What is Medical Ethics?
Current Anaesthesia & Critical Care, Doi 10.1016
By Andrew D Lawson
Some critics of medical ethics claim it as mere sophistry. The attempt
by humans to formulate principles and codes for moral behaviour is a
feature of all known civilizations. Ethics, or moral philosophy,
however came about with the Sophists of Greece in the fourth century
BC. The critics are right in a way, not in the sense that ethical
debate is subtly deceptive or necessarily sophisticated, but only in
the sense that examination of critical ideas of moral conduct and
techniques by which to discuss moral problems has its roots in Sophist
Greece. The relationship between doctor and patient has always had a
moral component, hitherto this component has been assumed. Swearing the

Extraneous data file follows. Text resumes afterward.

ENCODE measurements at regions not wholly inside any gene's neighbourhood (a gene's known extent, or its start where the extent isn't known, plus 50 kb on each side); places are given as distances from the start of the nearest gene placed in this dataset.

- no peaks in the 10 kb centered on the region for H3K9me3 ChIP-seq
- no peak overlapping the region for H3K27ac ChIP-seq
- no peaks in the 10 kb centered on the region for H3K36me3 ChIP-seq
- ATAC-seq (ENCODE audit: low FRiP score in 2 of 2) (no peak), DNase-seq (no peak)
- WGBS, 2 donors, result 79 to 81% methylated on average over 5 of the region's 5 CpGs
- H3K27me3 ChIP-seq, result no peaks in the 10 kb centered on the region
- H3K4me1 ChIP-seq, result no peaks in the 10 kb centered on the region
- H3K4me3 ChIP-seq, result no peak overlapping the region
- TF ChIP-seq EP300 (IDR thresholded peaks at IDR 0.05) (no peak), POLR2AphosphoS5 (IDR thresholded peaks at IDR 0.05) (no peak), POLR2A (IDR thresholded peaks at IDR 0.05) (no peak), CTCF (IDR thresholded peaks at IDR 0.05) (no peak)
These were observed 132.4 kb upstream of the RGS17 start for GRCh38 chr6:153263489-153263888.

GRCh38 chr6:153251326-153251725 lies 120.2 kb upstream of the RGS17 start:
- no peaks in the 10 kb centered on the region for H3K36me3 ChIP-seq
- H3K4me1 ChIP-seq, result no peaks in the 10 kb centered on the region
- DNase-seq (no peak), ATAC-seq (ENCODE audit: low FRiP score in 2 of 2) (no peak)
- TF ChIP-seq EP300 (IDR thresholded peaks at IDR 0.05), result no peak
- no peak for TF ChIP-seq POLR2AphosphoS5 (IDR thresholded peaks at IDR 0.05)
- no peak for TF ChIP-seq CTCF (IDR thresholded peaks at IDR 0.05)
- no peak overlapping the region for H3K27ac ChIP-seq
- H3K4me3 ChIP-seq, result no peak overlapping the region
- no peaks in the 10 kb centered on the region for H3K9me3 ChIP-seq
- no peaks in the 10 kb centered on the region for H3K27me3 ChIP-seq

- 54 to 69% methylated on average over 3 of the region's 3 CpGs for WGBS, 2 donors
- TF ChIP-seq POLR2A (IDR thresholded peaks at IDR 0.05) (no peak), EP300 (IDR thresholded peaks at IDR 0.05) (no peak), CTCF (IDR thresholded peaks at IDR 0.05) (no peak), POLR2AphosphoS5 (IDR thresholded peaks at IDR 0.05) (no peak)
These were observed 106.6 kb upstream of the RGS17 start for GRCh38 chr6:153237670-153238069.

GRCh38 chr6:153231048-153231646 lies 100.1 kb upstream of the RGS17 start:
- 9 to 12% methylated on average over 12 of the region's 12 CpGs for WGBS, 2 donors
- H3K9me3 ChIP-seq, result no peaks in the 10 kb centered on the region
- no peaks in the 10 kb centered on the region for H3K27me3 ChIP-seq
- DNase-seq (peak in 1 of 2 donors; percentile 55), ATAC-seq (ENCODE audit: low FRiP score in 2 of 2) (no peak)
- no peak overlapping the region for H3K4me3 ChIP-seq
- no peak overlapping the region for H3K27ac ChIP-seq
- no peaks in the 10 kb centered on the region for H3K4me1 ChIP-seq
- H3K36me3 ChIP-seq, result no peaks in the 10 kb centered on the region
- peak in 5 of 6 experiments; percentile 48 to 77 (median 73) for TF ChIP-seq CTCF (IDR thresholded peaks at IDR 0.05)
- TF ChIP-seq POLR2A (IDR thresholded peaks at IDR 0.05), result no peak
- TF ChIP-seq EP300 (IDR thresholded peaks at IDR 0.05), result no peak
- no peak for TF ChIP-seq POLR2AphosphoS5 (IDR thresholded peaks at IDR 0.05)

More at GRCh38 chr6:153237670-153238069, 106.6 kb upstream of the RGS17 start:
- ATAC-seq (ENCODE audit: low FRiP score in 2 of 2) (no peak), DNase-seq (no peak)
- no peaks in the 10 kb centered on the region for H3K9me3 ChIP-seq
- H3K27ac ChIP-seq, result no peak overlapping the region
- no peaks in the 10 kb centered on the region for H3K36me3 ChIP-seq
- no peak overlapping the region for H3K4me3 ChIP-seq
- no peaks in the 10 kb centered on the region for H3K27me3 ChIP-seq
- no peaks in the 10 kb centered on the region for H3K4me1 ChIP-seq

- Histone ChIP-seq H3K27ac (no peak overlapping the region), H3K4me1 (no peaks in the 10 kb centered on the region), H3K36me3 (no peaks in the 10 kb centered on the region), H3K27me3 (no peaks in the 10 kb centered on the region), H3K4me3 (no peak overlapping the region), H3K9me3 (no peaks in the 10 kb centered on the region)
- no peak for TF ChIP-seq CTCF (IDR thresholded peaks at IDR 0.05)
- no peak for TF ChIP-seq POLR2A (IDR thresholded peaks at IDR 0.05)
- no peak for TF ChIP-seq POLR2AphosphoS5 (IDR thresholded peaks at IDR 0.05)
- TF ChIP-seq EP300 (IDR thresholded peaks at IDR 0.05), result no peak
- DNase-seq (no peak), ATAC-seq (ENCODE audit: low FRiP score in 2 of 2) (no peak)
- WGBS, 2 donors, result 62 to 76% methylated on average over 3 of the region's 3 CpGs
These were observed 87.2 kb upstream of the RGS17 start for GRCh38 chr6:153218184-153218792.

Hippocratic oath and or qualification was deemed to be sufficient moral
education. However the changes in biotechnology, changes in research
ethics and profound sociological and cultural changes have made this
assumption untenable. Knowledge of formal ethical models and an
understanding of ethical principles have been inserted back into the
medical curriculum where once it was studied as part of philosophy.
This review summarises current ethical teaching. 1. Ethics: the
discipline dealing with what is good and bad and with moral duty and
obligation, a set of moral principles: a theory or system of moral
values. 2. Medical Ethics: The application of ethical reasoning to
medical decision-making. 3. Moral Philosophy: Ethics; also: the study
of human conduct and values.
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(Something interesting I found)Posted: Monday, April 19, 2010